By David Jacobs | The Center Square
A pharmaceutical company is donating to Louisiana 400,000 tablets of an anti-malaria drug that may have promise in treating COVID-19, officials announced Monday.
The hydroxychloroquine sulfate tablets donated by Amneal Pharmaceuticals will be available for two clinical trials and for doctors to prescribe to their patients, according to Attorney General Jeff Landry, whose office announced the donation.
The drug has been around for decades but has not been proven effective against COVID-19.
“This donation will allow us to conduct clinical trials examining how hydroxychloroquine may help clear the virus from the lungs of infected patients and to potentially help shield healthcare workers who are on the front lines treating patients,” Dr. Steve Nelson, Dean of LSU Health Sciences Center School of Medicine, said in a prepared statement.
One trial will give hydroxychloroquine to people who have COVID-19. The other trial will test the drug as a preventive measure for health care workers. Trials will be conducted at the University Medical Center in New Orleans and at the LSU Medical School locations in Baton Rouge and Lafayette, the statement says.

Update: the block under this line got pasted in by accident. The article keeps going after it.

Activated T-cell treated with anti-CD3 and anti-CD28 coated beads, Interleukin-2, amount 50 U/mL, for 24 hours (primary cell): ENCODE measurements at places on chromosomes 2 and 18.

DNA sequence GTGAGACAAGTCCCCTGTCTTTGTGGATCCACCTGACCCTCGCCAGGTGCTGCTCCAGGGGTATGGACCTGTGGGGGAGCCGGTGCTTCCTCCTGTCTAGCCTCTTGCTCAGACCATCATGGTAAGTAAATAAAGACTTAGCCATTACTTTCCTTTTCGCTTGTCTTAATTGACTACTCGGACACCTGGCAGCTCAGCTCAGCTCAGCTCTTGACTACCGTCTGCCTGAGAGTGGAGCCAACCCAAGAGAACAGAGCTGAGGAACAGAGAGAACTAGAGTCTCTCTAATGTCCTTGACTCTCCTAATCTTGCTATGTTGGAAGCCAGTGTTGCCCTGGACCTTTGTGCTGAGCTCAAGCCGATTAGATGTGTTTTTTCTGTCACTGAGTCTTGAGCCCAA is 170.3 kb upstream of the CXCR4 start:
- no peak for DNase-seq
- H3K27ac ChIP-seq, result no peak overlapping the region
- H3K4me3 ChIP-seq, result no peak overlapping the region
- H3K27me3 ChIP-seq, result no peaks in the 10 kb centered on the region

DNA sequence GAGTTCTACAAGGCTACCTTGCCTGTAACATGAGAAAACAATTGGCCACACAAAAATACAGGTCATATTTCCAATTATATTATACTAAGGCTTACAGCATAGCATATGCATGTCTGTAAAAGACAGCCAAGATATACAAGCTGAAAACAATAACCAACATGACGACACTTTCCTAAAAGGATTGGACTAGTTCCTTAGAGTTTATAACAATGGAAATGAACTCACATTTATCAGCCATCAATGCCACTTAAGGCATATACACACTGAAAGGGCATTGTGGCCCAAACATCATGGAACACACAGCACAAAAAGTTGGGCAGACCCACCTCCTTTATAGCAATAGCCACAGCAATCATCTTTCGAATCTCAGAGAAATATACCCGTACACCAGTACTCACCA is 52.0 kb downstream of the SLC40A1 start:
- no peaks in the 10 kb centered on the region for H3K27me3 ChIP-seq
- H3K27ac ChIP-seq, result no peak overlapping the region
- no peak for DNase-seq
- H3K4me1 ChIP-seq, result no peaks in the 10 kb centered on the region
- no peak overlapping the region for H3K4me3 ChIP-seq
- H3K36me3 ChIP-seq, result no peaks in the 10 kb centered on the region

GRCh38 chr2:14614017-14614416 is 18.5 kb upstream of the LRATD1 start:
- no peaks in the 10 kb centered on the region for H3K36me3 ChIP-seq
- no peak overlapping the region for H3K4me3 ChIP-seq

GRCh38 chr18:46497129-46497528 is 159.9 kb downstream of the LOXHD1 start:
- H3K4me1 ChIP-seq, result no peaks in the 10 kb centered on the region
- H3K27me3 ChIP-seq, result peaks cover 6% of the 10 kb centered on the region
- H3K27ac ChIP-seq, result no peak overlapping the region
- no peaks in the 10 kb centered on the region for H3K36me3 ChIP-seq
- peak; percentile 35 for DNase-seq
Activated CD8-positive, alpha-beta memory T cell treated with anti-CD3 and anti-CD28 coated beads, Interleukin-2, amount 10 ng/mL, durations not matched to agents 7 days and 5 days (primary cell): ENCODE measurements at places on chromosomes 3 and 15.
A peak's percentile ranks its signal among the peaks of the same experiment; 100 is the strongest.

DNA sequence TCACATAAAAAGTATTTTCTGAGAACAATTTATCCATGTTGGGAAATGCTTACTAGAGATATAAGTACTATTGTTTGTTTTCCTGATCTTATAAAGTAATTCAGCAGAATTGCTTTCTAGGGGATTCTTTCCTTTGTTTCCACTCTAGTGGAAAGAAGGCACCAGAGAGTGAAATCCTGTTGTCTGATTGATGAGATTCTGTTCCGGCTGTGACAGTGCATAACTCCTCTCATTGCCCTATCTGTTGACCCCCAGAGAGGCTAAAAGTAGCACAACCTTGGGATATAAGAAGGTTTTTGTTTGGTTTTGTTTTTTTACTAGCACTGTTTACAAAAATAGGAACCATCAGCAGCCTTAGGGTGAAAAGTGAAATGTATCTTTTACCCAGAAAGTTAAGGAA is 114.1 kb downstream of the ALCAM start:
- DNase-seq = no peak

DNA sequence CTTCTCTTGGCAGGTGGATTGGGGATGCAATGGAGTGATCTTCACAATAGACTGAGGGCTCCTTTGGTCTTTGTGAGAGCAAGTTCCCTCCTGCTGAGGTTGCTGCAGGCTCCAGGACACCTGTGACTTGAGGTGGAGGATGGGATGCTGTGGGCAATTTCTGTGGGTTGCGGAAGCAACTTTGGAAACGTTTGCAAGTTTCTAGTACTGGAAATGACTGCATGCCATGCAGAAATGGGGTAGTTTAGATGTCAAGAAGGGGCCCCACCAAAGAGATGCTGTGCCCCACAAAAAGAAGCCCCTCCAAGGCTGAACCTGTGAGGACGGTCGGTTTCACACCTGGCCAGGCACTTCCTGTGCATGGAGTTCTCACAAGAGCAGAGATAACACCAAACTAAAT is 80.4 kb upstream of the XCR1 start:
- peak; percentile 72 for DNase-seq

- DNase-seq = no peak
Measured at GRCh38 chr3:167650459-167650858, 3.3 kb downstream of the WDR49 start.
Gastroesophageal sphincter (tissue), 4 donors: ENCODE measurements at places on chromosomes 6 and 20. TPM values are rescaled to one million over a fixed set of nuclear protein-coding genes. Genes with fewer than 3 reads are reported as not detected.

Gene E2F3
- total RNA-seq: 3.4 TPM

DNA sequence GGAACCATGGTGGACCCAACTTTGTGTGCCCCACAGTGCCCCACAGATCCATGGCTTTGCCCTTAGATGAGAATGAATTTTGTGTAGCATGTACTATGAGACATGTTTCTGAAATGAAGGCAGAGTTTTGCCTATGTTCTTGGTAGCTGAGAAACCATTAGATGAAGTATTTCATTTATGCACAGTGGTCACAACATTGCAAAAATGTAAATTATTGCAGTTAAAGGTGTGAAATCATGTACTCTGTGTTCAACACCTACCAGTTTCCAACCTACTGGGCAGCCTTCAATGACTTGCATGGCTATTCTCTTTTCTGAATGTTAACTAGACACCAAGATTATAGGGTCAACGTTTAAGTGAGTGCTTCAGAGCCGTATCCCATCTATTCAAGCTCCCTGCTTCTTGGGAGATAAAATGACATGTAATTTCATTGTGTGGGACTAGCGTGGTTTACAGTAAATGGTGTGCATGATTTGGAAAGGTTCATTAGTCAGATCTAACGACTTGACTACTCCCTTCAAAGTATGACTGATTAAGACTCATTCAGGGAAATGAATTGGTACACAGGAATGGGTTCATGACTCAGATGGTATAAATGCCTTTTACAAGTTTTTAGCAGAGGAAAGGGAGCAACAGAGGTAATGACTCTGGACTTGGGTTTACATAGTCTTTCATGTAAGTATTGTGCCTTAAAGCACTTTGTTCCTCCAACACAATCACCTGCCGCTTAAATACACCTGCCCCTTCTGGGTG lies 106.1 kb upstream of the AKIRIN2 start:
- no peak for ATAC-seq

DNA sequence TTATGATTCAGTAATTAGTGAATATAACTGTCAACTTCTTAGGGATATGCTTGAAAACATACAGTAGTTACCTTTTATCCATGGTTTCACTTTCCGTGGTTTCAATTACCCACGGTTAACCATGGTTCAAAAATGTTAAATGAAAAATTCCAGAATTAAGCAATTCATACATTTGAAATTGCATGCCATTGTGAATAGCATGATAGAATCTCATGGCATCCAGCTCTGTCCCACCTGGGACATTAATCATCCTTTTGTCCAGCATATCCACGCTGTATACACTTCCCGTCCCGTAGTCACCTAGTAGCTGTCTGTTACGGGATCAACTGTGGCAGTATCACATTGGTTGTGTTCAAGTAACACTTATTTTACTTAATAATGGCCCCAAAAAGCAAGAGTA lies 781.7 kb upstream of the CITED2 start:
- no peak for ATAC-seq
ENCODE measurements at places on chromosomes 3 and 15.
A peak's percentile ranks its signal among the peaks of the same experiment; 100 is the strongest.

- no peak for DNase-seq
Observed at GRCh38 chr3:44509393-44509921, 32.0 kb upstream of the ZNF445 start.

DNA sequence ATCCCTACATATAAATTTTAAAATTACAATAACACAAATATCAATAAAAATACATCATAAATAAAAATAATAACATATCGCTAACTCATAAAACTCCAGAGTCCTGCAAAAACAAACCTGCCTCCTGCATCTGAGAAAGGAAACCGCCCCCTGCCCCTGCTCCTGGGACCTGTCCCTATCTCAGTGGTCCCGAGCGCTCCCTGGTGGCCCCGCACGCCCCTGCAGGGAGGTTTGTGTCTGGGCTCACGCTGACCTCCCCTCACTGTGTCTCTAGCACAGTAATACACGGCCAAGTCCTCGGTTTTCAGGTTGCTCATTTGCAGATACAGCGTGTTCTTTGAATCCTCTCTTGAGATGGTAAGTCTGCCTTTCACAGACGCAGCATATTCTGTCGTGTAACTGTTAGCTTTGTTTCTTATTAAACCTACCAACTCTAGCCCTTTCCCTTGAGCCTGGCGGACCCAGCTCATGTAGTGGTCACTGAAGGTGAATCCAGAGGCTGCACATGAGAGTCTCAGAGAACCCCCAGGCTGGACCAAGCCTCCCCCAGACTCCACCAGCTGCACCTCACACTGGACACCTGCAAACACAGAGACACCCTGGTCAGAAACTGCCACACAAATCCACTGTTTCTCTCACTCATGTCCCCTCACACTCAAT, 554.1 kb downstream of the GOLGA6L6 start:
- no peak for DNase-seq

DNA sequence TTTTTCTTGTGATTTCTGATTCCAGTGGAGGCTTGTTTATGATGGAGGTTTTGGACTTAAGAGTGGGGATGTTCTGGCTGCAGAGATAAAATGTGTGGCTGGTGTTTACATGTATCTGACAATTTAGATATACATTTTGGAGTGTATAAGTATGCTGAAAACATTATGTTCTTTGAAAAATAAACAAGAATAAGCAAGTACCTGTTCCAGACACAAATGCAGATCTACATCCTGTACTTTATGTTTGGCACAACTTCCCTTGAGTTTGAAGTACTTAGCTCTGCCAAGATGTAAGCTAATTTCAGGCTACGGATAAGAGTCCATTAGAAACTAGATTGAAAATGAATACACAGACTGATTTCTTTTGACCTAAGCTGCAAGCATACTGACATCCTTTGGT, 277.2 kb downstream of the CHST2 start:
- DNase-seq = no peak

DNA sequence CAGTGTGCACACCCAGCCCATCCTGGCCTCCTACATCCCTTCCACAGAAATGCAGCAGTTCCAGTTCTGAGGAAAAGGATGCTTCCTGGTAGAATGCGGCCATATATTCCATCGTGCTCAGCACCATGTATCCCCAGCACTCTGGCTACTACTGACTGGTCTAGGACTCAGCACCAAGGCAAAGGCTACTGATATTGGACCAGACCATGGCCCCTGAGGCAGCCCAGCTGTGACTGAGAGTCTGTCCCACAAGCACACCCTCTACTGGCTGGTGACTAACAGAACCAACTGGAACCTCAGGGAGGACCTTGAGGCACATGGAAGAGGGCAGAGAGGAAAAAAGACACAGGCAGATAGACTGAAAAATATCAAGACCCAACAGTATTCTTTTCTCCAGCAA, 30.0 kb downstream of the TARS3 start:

Hydroxychloroquine sulfate is used to treat malaria and other autoimmune diseases but the Food and Drug Administration has not approved it for COVID-19, the illness caused by the new coronavirus. However, the FDA on Sunday issued an emergency use authorization to test whether hydroxychloroquine and chloroquine might be effective in treating COVID-19, according to published reports.
The U.S. Department of Health and Human Services on Sunday accepted 30 million doses of hydroxychloroquine sulfate donated by Sandoz and one million doses of chloroquine phosphate donated by Bayer Pharmaceuticals for possible use in treating patients hospitalized with COVID-19 or for use in clinical trials, HHS announced.
The Louisiana Board of Pharmacy last week issued a memo urging pharmacists to “exercise their professional discretion” when dispensing chloroquine and hydroxychloroquine for at least the next 30 to 60 days.
“With respect to the dispensing of chloroquine and hydroxychloroquine for the COVID-19 outbreak, the Board strongly encourages dispensing pharmacists in community pharmacies to ensure the prescription bears a COVID-19 diagnosis, and to dispense a maximum of a 14-day supply, with no refills unless a new prescription is presented,” the memo reads in part.
“Amneal’s donation [to Louisiana] is one step toward trying to find treatments and cures for this epidemic,” Landry said. “Right now, there are no silver bullets. We must remain vigilant against the spread of this virus.”
Landry urged the public to follow state and federal social distancing guidelines, which basically recommend staying home as much as possible, avoiding groups, and maintaining about six feet of space between yourself and others when you must go out.
The Louisiana Department of Health will coordinate distribution of the 400,000 hydroxychloroquine tablets, according to Landry’s office.